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  • Writer's pictureSarah Jane Justice

Project Nightmare

In terms of writing, I’ve tried a bit of everything. I’ve made a name for myself in spoken word, put together a decent collection of original music, and started working my way through various genres of poetry and prose. It has been an exercise in exploring styles, developing skills, and finding my strengths. Recently, I’ve started carving my way into the genre of horror fiction. Frankly, I’ve been enjoying it far more than I ever would have expected.

Like a good superhero story, my work in horror has a surprising origin. In navigating treatment for a PTSD diagnosis, my night terrors proved to be the hardest symptom to overcome. Strategies for calming a waking mind were one thing, but when my subconscious was at the wheel, the darkness took over. My nightmares weren’t just graphic, but psychological. I joked to my partner many times that my own mind was forever finding new ways to torture me as I slept.

In what was almost an act of defiance, I decided to start writing these nightmares into stories. The idea was to take ownership of them, while removing the direct nature of the experience by confining them to fiction. It started with a little piece called ‘The Torment of Hope’, which was published in the first edition of a small online magazine by the name of ‘Bleached Butterfly’. Looking back at it, my style has developed a lot since then. Like many artists reviewing their earlier work, I cringe just a tad when I read it. However, despite being rough around the edges, it set Project Nightmare into motion. ‘The Torment of Hope’ was based directly on one of my night terrors, from start to finish with all the trimmings. Now, it was words on a page.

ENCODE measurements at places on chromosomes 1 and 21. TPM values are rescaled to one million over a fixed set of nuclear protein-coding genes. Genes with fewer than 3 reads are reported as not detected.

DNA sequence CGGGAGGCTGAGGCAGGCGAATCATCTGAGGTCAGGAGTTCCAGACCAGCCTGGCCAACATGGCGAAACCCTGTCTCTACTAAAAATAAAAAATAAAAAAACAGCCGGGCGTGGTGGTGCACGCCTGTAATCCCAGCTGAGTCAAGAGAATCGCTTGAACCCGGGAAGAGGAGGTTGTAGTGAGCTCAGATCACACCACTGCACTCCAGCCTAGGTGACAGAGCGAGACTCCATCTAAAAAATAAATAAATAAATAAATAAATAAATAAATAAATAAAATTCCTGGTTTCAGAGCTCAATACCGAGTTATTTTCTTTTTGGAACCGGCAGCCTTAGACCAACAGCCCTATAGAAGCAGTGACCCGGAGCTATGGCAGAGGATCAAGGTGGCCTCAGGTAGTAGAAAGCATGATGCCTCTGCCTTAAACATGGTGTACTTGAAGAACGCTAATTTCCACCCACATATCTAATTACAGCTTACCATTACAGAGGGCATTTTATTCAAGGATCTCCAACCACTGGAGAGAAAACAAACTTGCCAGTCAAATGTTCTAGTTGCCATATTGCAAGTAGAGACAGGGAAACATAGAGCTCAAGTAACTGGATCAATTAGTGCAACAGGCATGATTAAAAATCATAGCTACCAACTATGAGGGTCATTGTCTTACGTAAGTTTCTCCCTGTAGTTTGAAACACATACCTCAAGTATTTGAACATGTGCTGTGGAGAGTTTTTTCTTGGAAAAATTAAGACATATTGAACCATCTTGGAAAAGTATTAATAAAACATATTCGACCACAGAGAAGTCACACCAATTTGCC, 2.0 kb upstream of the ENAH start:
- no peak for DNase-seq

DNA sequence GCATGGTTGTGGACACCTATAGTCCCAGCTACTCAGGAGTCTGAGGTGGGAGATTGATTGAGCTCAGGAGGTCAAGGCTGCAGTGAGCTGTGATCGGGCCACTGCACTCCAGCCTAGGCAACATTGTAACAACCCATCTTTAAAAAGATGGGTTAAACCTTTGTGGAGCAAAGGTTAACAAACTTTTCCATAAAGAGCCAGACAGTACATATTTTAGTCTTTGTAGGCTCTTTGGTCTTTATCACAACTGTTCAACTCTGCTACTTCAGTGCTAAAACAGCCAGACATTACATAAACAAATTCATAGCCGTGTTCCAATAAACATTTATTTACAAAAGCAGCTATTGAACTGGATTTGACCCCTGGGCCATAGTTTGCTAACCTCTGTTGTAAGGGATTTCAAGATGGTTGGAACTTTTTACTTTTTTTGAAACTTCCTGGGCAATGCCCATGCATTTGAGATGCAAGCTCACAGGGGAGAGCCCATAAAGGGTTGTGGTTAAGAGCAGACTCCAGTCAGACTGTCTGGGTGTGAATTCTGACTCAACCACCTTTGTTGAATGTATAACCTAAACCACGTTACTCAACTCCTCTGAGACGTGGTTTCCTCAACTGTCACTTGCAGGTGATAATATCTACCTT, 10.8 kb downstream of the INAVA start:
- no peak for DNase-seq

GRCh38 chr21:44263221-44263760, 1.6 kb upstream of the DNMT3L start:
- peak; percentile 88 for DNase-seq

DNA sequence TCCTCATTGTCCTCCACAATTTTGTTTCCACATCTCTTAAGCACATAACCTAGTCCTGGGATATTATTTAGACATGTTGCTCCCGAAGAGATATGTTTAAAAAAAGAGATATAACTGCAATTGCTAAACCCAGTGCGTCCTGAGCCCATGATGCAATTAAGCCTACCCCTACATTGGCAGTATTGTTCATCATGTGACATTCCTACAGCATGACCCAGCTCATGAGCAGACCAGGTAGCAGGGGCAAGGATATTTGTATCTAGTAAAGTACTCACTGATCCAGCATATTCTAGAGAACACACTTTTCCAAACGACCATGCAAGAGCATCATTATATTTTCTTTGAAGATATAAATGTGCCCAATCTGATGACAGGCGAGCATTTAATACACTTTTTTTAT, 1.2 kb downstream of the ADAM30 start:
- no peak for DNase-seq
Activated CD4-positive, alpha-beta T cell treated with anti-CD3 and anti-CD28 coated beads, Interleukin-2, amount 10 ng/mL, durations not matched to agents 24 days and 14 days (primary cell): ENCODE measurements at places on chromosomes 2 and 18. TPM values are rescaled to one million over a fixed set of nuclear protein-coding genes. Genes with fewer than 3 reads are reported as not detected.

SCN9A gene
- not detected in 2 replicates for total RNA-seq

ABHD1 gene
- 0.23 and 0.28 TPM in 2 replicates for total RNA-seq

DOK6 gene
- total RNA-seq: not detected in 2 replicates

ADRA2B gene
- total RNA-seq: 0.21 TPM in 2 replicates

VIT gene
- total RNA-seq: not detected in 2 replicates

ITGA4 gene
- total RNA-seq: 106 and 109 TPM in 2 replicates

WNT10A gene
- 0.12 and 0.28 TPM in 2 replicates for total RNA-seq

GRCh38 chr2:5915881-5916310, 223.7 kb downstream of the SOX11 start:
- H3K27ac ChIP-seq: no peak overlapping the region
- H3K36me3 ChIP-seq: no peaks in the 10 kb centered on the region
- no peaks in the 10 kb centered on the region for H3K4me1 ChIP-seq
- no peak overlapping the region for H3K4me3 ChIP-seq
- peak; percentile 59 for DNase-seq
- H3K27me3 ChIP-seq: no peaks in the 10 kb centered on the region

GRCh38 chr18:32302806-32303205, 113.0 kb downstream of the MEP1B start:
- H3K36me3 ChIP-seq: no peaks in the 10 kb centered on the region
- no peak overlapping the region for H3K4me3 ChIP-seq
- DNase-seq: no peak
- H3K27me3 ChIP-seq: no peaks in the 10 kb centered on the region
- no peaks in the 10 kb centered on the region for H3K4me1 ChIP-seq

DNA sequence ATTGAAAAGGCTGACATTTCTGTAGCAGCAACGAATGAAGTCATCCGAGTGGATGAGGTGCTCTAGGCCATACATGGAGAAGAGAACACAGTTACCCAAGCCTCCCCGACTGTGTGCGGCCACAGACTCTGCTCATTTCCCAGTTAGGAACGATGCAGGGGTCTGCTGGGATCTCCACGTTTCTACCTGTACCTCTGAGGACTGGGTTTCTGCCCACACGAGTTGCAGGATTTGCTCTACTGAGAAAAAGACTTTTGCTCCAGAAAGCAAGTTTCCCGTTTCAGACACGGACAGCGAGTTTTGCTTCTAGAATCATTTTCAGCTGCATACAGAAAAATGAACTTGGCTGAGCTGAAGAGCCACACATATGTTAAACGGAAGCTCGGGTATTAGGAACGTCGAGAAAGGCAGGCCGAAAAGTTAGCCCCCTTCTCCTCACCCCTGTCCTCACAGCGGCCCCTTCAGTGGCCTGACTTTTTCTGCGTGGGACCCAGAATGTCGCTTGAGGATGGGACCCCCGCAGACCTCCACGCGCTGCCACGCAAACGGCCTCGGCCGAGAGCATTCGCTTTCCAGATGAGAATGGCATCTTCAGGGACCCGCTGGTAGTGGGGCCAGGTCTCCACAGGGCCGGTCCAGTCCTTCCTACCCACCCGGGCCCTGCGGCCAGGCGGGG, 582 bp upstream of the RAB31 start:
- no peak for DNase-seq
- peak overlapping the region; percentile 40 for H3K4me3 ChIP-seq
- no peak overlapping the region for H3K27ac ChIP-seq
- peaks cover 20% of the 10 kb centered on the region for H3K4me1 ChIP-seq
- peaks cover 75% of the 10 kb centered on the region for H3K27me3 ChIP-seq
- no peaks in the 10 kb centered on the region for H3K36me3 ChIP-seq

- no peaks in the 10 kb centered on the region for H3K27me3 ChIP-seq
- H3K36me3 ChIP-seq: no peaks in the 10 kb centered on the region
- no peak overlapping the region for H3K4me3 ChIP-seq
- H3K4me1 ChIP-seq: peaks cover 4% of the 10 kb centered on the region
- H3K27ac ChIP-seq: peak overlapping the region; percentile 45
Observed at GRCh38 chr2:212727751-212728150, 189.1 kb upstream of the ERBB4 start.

After that, I kept going. ‘Rain’, published in Lockdown #2 from Black Hare Press, was also taken directly from a night terror, as was ‘Storm Clouds’, soon to be released in ‘It Calls From the Sky’ from Eerie River Publishing. As I kept writing, I found myself enjoying the genre in general. I began to craft stories in a more intentional fashion, occasionally drawing on imagery that had appeared to my subconscious eyes. Not only have I been having fun with it, but I have been taken aback by how well my work has been received. Of all the horror stories I have sent out for consideration so far, there is only one that hasn’t been accepted on the very first time it was submitted.

These days, I have more ideas than I have time to write them. I have a number of short stories that are currently under review by various publishers, and I don’t plan to stop writing them any time soon. In addition to that, I've begun taking the first few steps towards something bigger.

Earlier this week, I sat down with some notes from a nightmare that I hadn’t yet written into fiction. Looking over them, I found a concept that struck me as extremely promising, one that I was excited to start sinking my teeth into. As I started putting the words on a page, I realised that this was an idea that couldn’t be contained in a short story. If it was going to be written properly, it would have to be a full-length novel.

And what better time to start working on such a thing 😉


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